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Youth music card launches tomorrow

Scheme offers half-price music - but choice of download provider and tracks available may be limited

A GOVERNMENT-backed discount card offering young people half-price music downloads will launch in France tomorrow.

The Carte Musique Jeune aims to lure people away from illegal downloads and get them back into the habit of paying for the music they listen to.

It will be available to 12- to 25-year-olds who are resident in France, limited to a million cards a year.

Web users will pay €25 for the card, which will then give them €50 of credit to buy music through any legal download site taking part in the scheme. The credit is valid for 12 months.

Download providers taking part in the initiative will promote the card on their sites from tomorrow and the scheme will be backed by a national TV advertising campaign.

The scheme will cost the government €25m a year. This subsidy will be capped at €5m per download site to prevent any one provider, such as iTunes, having a monopoly on the discounted sales.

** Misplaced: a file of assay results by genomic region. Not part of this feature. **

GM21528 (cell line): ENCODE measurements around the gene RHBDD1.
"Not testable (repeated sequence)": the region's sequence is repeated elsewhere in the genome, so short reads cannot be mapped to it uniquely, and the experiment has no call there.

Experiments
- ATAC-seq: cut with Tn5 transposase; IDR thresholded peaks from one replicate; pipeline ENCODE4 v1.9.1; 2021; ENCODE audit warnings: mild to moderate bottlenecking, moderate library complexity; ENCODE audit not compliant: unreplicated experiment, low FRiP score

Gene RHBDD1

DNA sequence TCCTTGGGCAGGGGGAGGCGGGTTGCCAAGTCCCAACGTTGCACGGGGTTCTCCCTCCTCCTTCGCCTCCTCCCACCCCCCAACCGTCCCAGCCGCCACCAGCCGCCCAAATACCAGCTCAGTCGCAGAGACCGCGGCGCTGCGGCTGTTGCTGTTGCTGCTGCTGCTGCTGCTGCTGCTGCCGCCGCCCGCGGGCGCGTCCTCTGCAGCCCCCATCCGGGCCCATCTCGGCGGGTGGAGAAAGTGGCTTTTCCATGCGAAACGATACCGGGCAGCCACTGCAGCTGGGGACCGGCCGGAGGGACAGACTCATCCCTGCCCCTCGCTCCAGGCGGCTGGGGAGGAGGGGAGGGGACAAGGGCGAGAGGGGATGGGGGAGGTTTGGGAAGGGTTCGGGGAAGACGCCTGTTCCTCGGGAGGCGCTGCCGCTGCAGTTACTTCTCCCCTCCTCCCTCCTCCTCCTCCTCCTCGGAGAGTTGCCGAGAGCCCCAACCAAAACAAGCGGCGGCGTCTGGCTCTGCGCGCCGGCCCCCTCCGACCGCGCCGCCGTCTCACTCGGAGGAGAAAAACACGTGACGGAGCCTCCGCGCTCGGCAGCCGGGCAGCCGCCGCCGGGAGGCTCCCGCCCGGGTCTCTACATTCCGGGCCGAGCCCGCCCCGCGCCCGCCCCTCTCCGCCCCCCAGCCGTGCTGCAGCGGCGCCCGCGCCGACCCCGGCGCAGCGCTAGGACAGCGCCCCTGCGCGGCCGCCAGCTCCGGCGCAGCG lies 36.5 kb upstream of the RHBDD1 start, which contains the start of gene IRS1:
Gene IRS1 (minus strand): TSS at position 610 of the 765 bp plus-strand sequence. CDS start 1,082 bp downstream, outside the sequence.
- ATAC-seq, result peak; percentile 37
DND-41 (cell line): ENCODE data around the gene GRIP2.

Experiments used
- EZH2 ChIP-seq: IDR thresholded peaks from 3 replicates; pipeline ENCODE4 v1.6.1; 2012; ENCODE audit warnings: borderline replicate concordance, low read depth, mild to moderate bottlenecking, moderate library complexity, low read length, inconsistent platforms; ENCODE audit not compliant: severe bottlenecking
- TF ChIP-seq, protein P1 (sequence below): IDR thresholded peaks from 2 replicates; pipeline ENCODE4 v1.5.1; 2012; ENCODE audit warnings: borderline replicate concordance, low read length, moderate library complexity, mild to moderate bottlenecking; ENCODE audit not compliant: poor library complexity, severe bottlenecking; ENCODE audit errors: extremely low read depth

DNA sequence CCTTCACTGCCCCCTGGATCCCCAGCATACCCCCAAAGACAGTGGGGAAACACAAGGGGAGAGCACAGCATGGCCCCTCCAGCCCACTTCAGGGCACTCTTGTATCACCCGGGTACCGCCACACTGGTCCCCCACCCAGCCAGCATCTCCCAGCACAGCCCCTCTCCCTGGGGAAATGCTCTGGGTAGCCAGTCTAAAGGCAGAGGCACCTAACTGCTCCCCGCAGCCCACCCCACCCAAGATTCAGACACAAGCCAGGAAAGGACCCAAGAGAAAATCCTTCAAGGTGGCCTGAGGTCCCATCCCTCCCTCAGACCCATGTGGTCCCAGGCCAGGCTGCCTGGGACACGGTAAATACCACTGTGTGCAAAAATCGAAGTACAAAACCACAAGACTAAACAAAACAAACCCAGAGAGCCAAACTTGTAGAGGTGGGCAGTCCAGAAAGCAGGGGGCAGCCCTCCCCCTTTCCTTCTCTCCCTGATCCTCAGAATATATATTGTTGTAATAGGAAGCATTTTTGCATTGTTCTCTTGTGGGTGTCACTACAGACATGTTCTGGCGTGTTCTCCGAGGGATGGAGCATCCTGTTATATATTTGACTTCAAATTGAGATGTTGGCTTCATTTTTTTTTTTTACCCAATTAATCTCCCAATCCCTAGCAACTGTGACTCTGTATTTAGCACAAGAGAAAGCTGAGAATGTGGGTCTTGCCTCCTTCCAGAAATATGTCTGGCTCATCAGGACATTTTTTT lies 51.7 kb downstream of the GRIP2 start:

It is not yet clear whether card-holders will be free to pick any track from the catalogue at half-price: a government decree published yesterday says "a substantial proportion" of the tracks promoted under the discount card scheme should be in French or a regional language used within France.

Some music sites are expected to run additional promotions for card-holders, to encourage them to keep up the legal download habit once the credit has run out.

The card was one of the recommendations contained in a report last year by French record label boss and former Virgin France director Patrick Zelnik.

He said: "We believe that, for every track that is bought legally, there are another 20 songs changing hands illegally.

"However, two thirds of illegal downloaders say they would be willing to go legal if it cost less."

The French record industry still makes more than 80 per cent of its revenue from physical sales of CDs - almost €200m in the first half of 2010.

Digital downloading brought in €42.9m in the same period, up 12 per cent year on year, according to the Syndicat National de l'Edition Phonographique.

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